and the Art of
An Inquiry into Values
by Robert M. Pirsig
1974, William Morrow and Company
Here we have another writer that but for contact with the True Dhamma might well have gone all the way. He shows us he has the mental power (this book was written subsequent to recovering his memory after having been involuntarily given massive convulsive electro-shock 'therapy' (the madness of this world!)); all he lacked was the information.
As it happens it is a crying shame as his miss was razor thin: He was right there! His vision was pure Pajapati without the context. He even studied Eastern Religions in India! How could he have missed the Pali?! But at the time (the time when the actual story in this story took place was in the mid-sixties and it was written over four years c 1970; a time just following the Beat Generation and when the hippies that were seeking The Truth were just discovering Zen Buddhism or were looking into Hinduism and Castaneda was just about to enter the picture) the Pali texts were only just beginning to emerge into the public awareness (I believe largely due to the work of Bhante Punnaji in the US). I would love to have met him, he would surely have understood if he had listened, but now he is gone.
The book has been given an approved reference guide "which includes contextual information on both the Eastern and Western philosophical traditions, [and] deep analysis of Persig's text" and Persig has written a sequel. I am not going to bother with either as I am sure the analysis is useless for us ('philosophical traditions') and sequels from authors of sky-high popular first books are always a let down ... and the description of it sounds like it will be a let down ... and it doesn't need a squeal, he could not go further with his idea without the True Dhamma. Zen and the Art of Motorcycle Maintenance is sufficient to inspire admiration and has valuable information concerning the background ideas leading up to the Buddha's Dhamma, but is ultimately off track and we do not need to elaborate on an erroneous path. Further, I am not going to analyze the book or its premises in any great detail; the true value of the work is in the writing itself.
The real value of this book, in the reading, is that as a writer he has managed to give us a powerful demonstration of 'seeing'. Again and again we get situations where he perceives the meaning virtually instantaneously. What a mind! Even if you object that he is writing after the fact, what is there would be impossible to recreate fictionally.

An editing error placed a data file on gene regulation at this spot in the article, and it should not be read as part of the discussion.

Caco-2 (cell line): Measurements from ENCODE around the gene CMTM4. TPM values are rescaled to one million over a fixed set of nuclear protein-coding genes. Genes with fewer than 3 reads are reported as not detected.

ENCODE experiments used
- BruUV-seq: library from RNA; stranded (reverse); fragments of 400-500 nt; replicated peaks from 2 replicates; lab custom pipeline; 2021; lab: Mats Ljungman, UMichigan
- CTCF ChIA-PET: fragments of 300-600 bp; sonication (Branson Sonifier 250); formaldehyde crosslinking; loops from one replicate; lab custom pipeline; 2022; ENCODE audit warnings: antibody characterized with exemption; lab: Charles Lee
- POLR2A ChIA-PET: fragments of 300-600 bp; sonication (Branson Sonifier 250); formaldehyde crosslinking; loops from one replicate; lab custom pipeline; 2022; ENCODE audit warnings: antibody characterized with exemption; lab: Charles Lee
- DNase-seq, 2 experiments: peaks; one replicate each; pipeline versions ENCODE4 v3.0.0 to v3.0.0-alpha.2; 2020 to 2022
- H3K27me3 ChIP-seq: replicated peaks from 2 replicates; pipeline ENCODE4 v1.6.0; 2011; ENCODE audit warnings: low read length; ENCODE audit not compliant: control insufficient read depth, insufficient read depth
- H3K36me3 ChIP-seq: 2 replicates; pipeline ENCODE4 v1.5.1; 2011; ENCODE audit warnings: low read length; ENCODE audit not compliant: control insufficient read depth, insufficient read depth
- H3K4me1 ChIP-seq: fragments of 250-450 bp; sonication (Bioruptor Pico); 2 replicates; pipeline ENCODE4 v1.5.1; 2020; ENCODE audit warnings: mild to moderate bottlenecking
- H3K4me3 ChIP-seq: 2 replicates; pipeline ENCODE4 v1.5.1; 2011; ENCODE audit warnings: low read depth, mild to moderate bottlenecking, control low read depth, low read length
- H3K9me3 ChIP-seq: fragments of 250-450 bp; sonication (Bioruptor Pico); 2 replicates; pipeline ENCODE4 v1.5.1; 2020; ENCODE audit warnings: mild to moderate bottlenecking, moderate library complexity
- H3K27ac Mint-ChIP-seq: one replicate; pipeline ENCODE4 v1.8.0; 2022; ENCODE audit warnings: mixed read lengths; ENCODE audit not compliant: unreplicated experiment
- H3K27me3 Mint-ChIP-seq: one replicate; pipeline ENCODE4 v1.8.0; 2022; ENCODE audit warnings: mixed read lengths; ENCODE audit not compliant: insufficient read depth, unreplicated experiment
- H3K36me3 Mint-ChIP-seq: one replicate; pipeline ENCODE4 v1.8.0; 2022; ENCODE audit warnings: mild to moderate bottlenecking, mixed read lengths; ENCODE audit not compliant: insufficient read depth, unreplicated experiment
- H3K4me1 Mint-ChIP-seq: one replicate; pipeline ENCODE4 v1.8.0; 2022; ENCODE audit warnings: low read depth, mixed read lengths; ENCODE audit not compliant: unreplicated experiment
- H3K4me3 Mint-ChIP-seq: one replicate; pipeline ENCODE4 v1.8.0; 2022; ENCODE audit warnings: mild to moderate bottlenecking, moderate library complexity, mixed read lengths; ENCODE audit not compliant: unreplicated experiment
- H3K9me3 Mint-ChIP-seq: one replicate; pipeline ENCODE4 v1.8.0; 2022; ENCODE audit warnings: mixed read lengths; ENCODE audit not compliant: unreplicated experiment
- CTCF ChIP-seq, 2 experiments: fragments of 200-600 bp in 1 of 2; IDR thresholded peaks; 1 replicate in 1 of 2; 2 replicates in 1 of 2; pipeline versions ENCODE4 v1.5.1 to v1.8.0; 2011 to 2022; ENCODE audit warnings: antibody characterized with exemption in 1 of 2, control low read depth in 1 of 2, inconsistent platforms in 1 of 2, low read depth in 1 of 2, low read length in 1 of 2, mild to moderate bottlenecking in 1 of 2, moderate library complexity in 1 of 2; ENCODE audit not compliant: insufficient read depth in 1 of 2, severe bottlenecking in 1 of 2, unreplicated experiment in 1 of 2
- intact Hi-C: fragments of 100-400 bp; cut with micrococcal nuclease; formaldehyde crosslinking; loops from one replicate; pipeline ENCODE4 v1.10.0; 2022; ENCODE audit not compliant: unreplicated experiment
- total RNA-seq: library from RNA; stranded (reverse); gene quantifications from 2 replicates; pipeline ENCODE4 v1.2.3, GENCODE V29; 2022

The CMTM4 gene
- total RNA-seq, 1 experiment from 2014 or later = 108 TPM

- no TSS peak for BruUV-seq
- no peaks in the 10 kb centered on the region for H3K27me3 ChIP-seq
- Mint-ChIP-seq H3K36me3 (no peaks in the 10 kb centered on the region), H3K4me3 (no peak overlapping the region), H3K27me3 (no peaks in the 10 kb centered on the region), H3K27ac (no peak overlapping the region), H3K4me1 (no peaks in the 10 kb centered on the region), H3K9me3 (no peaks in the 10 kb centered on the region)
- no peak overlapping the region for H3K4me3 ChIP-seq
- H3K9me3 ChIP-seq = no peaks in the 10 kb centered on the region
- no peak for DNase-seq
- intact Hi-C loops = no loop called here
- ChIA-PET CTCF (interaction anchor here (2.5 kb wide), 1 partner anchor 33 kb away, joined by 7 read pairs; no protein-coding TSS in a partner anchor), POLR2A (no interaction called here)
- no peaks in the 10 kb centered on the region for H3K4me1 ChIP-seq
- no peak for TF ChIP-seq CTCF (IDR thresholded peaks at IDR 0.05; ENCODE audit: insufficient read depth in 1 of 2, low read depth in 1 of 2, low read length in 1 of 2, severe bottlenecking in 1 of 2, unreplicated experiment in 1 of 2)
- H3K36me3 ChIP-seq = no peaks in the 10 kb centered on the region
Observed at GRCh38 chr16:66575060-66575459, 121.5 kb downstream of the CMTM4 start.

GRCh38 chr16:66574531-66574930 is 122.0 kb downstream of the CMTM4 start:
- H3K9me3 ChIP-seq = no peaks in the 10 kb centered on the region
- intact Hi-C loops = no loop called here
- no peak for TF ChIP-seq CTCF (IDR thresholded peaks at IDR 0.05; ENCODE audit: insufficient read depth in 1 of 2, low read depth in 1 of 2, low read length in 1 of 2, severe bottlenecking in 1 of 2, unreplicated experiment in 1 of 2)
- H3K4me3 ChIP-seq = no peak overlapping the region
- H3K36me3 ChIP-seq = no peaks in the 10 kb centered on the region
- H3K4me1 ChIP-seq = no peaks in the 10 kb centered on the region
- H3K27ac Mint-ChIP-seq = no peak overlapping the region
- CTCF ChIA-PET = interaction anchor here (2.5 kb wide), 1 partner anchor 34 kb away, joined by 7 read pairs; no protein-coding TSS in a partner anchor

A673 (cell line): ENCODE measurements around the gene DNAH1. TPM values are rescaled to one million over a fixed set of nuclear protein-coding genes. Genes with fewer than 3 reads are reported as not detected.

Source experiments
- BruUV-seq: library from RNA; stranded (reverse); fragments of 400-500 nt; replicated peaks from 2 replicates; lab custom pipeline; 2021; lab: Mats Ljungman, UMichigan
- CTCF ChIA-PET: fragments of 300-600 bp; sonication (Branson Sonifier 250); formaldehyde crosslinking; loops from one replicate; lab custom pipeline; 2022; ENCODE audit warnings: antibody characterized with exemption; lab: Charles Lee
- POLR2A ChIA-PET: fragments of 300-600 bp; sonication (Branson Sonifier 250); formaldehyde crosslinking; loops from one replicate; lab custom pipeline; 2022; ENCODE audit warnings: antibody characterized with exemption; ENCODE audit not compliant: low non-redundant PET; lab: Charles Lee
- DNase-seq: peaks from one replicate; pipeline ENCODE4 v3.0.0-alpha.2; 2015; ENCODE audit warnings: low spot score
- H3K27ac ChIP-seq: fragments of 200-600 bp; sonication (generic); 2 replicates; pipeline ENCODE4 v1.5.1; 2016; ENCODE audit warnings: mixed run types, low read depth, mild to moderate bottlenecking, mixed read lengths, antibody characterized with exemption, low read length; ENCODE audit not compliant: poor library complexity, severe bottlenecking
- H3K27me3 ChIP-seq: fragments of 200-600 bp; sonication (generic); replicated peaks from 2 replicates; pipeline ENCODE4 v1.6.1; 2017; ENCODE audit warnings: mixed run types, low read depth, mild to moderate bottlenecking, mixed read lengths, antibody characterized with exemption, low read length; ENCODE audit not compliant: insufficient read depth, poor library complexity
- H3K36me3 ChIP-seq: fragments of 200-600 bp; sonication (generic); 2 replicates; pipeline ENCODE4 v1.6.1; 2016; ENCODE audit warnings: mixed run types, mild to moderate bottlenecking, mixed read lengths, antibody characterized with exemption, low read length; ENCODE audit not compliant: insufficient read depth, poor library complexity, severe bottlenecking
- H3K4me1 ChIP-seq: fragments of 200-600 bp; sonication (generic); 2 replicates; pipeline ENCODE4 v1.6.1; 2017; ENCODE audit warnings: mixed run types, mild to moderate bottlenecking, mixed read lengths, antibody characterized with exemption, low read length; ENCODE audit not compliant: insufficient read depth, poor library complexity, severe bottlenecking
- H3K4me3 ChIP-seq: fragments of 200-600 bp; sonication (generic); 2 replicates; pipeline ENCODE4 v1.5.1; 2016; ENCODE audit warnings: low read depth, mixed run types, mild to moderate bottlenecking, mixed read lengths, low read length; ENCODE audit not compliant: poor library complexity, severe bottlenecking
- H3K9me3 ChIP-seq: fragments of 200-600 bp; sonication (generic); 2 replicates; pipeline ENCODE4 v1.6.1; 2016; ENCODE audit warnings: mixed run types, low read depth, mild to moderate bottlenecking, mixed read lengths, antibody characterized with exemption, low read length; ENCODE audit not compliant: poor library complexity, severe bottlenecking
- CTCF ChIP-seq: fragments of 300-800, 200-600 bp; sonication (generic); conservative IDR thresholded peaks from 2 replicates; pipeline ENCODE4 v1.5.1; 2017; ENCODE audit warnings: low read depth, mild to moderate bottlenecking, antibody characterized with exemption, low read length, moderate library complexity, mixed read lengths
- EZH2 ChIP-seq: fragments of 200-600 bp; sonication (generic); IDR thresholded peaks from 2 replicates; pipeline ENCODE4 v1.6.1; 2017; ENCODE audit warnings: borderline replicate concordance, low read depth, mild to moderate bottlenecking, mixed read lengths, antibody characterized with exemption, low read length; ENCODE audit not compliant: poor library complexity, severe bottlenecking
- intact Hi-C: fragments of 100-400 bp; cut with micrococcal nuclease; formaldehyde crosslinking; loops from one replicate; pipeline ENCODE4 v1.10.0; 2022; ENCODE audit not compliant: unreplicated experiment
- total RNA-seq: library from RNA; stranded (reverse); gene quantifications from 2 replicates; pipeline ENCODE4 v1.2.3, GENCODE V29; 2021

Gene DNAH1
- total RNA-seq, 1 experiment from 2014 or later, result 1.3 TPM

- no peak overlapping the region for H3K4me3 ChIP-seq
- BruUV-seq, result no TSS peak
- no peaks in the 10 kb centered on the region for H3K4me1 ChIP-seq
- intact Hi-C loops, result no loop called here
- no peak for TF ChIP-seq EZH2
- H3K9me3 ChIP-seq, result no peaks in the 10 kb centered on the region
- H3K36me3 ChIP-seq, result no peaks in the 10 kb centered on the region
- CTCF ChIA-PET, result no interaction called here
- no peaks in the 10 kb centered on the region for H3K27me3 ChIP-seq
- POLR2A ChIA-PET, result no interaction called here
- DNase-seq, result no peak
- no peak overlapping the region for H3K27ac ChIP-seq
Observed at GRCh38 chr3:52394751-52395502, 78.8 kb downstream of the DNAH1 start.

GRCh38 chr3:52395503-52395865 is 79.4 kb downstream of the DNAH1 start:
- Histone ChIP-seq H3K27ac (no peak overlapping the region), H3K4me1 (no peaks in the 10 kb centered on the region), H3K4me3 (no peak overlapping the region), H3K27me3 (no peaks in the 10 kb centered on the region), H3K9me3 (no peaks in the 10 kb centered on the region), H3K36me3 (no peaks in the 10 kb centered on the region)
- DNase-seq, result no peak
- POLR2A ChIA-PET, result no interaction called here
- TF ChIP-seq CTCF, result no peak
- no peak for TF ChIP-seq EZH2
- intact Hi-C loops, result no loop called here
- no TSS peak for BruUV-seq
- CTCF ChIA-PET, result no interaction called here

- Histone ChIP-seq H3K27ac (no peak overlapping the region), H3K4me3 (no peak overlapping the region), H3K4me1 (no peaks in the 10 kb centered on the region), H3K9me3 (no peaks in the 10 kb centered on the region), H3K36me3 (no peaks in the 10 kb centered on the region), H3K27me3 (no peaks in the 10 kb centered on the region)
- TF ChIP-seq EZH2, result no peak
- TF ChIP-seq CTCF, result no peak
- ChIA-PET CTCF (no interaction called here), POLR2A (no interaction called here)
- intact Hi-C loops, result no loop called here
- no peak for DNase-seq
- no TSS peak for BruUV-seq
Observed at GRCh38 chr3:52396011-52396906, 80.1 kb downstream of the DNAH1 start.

In a nutshell the premise is that the world (which to the Western mind consists of the West) is divided between and set at enmity between Aristotelianism and Platonism. That is described as either being idealistic (Platonism) or materialistic (Aristotelianism). There is no resolution of this duality in western thinking. Persig provides the resolution. He calls it 'Quality'. It is a wonderful break for us that he relates this to the word Dhamma. And what it means is that there is an order imposed on the creation of things which is also the driving force of creation which is undefinable but 'sensed' that strives for perfection (Pirsig's 'Quality') in both the idealistic and realistic — Rhys David's translation of Dhamma as "Norm", meaning the right way of doing things. For a Buddhist, this can be put into even simpler terms as: the concerns of those whose orientation is towards seeking The Truth in the phenomenological world and those whose orientation is towards seeking The Truth in flights of Intuition. The inner dynamics of the two horns of this dilemma cancel each other out and can only be unified by something higher.
The structure of the book is a sort of dialog between events in the real world (a travellog of a motorcycle trip with his son) and philosophical speculations. The unifying device is, of course, motorcycle maintenance.
We could summarize Pirsig's thought as: "And whatever you do, whether in word or deed, do it all in the name of the Lord" Colossians 3:17. As Buddhists we would say to do it APPAMĀDA, without carelessness. "Make every step as though you were planting seeds of the gold-fruit tree."
One irreverent highlight is his wonderful put-down of the arrogant Phdilosophers at the U. of Chicago. Worth the price just for that.
Speculation: From the description Pirsig gives of the Aristotelian point of view and intellectual context I would not be at all surprised to find out that the Abhidhammists were attempting to reconcile what the Buddha taught with his system.
There is one more point that is worth making: This book, together with Future Shock should be read not only by Buddhists or potential Buddhists seeking to understand the background out of which rose the Dhamma, but by all persons who wish to understand the mass madness of the day.
See also note: Viññāṇā as Discrimination